Talk:Broken Stone in Uji Bridge

From Wikipedia, the free encyclopedia
Jump to: navigation, search
WikiProject Japan / History (Rated Stub-class, High-importance)
WikiProject icon This article is within the scope of the WikiProject Japan, a collaborative effort to improve the coverage of Japan-related articles on Wikipedia. If you would like to participate, please visit the project page, where you can join the project and see a list of open tasks. Current time in Japan: 14:21, April 16, 2015 (JST, Heisei 27) (Refresh)
Stub-Class article Stub  This article has been rated as Stub-Class on the project's quality scale.
 High  This article has been rated as High-importance on the project's importance scale.
Taskforce icon
This page is supported by the History task force.


I'm lost. How can an inscription in stone be an "example of Japanese calligraphy"? Calligraphically influenced writing, perhaps; but, being very ignorant of these matters, I hesitate to "correct" this. -- Hoary (talk) 03:15, 17 May 2009 (UTC)

Kindly have a look at the Japanese calligraphy article. The monument is cited as the earliest example of Japanese calligraphy; many such writings have only been preserved as stone engravings. Before they were incised by a mason, typically a calligrapher would have written them on the prepared stone. Steipe (talk) 02:59, 18 May 2009 (UTC)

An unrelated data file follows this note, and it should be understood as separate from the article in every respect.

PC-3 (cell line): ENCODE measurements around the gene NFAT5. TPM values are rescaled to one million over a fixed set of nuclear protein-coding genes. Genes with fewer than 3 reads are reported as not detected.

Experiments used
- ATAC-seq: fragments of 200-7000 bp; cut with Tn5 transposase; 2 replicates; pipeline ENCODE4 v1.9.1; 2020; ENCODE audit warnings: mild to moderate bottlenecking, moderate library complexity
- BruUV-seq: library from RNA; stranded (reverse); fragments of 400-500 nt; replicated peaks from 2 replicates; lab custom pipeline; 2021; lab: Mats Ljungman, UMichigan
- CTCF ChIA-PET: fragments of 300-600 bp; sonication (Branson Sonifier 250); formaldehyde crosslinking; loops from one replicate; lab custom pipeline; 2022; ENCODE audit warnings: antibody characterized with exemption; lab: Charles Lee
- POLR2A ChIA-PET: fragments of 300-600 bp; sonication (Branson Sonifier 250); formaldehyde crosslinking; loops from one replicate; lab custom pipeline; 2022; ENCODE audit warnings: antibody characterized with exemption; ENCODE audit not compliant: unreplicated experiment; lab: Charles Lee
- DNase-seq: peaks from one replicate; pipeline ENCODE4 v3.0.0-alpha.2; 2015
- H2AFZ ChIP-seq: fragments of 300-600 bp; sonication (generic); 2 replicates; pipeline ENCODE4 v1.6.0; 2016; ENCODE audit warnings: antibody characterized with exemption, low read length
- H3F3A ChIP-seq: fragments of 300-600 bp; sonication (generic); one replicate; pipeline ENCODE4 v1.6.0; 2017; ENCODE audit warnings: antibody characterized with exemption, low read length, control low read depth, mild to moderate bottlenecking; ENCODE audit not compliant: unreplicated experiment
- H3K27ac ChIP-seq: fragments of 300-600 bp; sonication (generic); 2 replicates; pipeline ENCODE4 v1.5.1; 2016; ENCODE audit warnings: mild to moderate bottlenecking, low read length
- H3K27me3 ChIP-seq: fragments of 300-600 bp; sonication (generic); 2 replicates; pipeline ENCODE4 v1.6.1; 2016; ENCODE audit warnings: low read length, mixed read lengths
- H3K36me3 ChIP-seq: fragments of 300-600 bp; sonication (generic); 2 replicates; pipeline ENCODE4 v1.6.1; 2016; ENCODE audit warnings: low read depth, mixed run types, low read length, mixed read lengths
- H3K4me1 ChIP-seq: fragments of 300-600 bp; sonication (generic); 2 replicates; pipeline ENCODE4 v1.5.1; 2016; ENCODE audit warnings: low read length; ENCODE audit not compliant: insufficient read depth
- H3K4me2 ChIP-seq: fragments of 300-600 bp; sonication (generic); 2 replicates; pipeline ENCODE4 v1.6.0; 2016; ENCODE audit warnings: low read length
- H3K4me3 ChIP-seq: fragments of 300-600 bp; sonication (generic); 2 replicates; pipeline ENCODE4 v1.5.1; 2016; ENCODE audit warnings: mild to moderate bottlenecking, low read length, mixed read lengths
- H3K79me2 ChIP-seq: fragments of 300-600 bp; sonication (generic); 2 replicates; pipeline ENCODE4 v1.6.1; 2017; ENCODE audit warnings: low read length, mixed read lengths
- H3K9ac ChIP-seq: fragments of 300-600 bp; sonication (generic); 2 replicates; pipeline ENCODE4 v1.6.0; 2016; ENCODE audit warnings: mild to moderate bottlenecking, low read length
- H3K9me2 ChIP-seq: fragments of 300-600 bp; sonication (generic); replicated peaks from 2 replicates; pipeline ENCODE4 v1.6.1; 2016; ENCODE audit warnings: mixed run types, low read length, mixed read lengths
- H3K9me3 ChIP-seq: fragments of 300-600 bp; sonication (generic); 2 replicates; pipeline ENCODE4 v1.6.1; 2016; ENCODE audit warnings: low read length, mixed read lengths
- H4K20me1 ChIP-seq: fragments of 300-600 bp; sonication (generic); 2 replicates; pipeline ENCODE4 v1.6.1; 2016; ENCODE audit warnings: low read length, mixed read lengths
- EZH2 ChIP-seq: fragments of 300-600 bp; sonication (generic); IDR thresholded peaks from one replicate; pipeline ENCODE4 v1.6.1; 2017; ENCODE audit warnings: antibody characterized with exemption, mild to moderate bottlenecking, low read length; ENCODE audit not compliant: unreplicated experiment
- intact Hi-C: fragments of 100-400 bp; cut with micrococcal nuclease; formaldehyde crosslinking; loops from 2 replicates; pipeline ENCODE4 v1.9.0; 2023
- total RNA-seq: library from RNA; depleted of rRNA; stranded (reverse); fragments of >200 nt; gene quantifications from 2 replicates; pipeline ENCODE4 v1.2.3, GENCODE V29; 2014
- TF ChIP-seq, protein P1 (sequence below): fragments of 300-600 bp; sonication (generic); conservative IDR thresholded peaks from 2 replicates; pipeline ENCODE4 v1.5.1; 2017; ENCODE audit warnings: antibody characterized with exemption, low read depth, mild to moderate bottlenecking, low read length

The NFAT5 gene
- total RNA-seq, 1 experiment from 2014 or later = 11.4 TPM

Article title[edit]

Can we find a better title for the article? "Uji Bridge monument" might work, even though only a fragment survives; "Uji Bridge monument fragment" more completely describes the object but it's kind of long. Fg2 (talk) 04:42, 17 May 2009 (UTC)

I believe that is the correct translation of the monument as it is known in Japan. Please correct me if I am wrong, then it should be moved. As a proper name, there is no better title than its name. This is also the name under which I found the image in Commons. Steipe (talk) 03:02, 18 May 2009 (UTC)
Is it a proper name in English? If so, it should probably stay where it is. But if it's a proper name in Japanese that has been translated variously into English, or hasn't been previously translated, we can try something different. Fg2 (talk) 10:46, 18 May 2009 (UTC)
The name was introduced by User:Amagase in the original version of the Japanese calligraphy article, May 2007. I myself would not presume to second-guess his knowledge and sense for a suitable translation. (See also the notes at Image:Ujibashi Danpi.jpg) Steipe (talk) 16:09, 18 May 2009 (UTC)
The stub-content doesn't help much. Is this a broken stone that is part of the extant bridge? In other words, is there an Uji Bridge somewhere in Japan (now), and this stone is part of the construction material? That's what the title sounds like. Otherwise, going strictly off the Japanese title, I would translate it to Uji Bridge monument fragment, which would be a fragment of a monument that marked where a bridge was constructed.Boneyard90 (talk) 20:39, 8 June 2012 (UTC)